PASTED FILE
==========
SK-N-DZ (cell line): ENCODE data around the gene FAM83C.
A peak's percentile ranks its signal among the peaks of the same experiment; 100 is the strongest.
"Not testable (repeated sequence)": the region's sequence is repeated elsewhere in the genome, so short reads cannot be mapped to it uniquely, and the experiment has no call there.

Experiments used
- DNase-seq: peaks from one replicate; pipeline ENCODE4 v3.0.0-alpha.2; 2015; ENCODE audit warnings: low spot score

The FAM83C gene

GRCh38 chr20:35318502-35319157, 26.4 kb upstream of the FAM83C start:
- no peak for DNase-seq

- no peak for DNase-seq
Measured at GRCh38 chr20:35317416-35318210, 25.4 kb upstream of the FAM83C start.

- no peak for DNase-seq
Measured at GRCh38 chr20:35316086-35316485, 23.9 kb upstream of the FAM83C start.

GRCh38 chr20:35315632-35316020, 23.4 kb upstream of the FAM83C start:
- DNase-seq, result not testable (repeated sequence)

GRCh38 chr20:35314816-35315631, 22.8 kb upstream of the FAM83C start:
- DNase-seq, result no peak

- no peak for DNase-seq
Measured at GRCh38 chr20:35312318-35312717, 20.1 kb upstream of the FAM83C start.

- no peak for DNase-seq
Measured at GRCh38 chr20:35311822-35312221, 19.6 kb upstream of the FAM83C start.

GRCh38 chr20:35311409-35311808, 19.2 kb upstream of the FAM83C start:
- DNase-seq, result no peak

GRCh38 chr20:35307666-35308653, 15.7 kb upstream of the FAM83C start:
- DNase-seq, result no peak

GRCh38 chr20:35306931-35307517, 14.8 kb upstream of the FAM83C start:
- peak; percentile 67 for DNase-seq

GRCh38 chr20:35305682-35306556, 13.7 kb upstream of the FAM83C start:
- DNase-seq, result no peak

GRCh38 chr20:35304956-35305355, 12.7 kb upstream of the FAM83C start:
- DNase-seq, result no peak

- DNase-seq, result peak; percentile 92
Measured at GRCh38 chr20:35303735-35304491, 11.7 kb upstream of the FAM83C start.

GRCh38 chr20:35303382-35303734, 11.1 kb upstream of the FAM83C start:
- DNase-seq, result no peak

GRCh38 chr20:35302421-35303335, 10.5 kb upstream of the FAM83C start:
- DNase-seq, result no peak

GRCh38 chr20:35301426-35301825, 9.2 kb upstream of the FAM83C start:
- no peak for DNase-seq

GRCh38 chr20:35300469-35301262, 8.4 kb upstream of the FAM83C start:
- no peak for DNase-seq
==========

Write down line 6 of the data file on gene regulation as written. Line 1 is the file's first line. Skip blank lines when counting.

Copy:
The FAM83C gene